With legal battles resolved, River City deconversion moving forward

After years of negotiations and months of legal wrangling, Marc Realty’s deal for the complex is set to close in December

River City and Marc Realty partner David Ruttenberg (Credit: Jess R. via Flickr)
River City and Marc Realty partner David Ruttenberg (Credit: Jess R. via Flickr)

After years of negotiations and months of legal wrangling, Marc Realty Capital’s deal to buy the River City condominium complex and turn it into apartments is set to close soon.

With three separate lawsuits now resolved, unit owners in the South Loop complex will finally sell to Marc Realty, said Kelly Elmore, a lawyer with Kovitz Shifrin Nesbit who is representing the River City condo association.

The agreement marks the end of a three-year saga that saw drawn-out negotiations between Marc Realty and condo owners, a contested vote to approve the sale and lawsuits challenging the deal. The deal is set to close the week of Dec. 17, Elmore said.

“We’re looking forward to finally closing this deal,” she said.

With the lawsuits resolved, Marc Realty and partner Wolcott Group will pay $90.5 million for all 449 units in the River City complex at 800 South Wells Street in the South Loop. When it closes, it will be the second most expensive condo deconversion deal in the city’s history, behind ESG Kullen’s $112 million takeover of the 391 units at 1400 North Lake Shore that closed in August.

Negotiations over the River City deal began in early 2016 and continued until late August, when River City owners voted to accept the $90.5 million offer. But as soon as the approval was secured, legal challenges started pouring in.

On Oct. 3, a group of 20 condo owners sued River City’s condo board, accusing the board of stuffing the ballot and alleging the vote to approve the sale was held improperly.

In early November, three separate auditors determined the vote to sell River City was approved by more than 77 percent of unit owners, above the legal threshold of 75 percent needed to sell, Elmore said. A judge dismissed the claim that the vote was held improperly, she said.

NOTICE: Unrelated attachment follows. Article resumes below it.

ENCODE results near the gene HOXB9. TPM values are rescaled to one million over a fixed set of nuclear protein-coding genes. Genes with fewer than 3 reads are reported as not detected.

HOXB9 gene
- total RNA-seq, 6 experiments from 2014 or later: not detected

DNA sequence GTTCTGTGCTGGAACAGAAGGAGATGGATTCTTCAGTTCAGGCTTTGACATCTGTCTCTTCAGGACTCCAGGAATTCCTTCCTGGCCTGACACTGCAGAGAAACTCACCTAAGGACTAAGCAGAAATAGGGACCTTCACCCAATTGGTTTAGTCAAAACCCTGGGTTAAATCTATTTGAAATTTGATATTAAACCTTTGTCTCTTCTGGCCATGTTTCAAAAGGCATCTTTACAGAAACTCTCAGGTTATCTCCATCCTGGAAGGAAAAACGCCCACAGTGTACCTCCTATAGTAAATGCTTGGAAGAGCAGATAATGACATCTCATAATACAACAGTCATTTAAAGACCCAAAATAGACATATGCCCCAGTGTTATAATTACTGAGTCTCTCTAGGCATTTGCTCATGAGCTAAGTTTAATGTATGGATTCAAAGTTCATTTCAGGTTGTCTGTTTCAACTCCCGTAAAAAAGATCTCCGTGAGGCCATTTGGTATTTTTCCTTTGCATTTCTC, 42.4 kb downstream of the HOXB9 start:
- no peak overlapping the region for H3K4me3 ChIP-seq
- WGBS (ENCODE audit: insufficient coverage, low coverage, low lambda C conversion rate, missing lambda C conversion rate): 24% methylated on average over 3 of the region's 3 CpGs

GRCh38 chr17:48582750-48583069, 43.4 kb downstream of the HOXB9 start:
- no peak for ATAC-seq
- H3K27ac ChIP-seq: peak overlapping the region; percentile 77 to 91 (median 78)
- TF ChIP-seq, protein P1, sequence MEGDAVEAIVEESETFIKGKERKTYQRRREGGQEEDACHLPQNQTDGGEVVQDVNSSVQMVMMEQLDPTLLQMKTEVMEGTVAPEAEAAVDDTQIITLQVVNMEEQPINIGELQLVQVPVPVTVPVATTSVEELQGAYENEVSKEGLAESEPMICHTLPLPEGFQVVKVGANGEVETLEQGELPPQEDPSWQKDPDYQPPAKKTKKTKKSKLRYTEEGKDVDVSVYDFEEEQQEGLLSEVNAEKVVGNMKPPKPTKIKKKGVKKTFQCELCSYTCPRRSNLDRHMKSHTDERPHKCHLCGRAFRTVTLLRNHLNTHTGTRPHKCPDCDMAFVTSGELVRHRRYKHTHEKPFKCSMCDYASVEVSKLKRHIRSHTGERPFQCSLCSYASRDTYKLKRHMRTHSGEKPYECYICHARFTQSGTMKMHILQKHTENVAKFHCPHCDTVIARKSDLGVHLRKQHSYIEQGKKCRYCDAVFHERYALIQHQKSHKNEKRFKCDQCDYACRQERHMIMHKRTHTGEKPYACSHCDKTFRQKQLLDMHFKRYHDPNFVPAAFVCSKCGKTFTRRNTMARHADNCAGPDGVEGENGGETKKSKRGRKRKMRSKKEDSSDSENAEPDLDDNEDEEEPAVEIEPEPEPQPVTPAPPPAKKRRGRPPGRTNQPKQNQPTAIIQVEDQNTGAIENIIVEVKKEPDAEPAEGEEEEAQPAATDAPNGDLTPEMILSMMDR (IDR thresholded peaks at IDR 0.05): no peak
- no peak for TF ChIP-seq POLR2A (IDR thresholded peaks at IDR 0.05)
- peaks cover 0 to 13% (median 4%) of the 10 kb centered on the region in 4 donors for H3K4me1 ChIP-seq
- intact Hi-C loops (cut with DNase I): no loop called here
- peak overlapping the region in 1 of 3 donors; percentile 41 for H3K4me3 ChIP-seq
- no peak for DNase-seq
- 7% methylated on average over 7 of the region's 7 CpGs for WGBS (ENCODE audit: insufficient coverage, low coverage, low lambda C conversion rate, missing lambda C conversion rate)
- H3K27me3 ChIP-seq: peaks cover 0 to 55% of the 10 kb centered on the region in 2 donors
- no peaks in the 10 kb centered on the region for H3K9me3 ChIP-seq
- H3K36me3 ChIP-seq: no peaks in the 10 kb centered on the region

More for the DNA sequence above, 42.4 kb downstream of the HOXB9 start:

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The condo board also filed lawsuits in the case: one that sought to clear up a title snafu that threatened to derail the sale, and one that asked a judge to require at least 19 unit owners to comply with the sale by turning over needed paperwork to the board. The title snafu was cleared up by a judge’s ruling, and the lawsuit against the unit owners was dismissed after they began to comply, Elmore said.

The $90.5 million price was agreed to only after protracted negotiations.

In 2016, Marc Realty, Wolcott Group and the condo owners agreed to a $100 million sale price. But the developers lowered the offer in May 2017 to $89 million, saying they discovered costly needed repairs.

That price was rejected by owners, and Marc Realty came back with a revised offer of $90.5 million that was accepted in late August.

Marc Realty and Wolcott Group were to throw in another $1 million if the deal closed by Nov. 28. It is unclear if that deal will be offered for the December closing date. Marc Realty partner David Ruttenberg did not return a request for comment.

Condo deconversions have been taking place at a torrid pace over the past few years, as condo owners look to cash in on offers from investors willing to pay a premium to get a bigger share of the city’s hot rental market.

Despite their popularity, deconversion deals are often complex, with legal landmines, financial obstacles and homeowner emotions frequently gumming up deals.

Still, the River City deal was one of the most drawn out and “most difficult” deconversions the city has seen, said Elmore, whose law firm specializes in deconversions and other condo matters.

“Every deconversion has its own unique set of circumstances,” she said.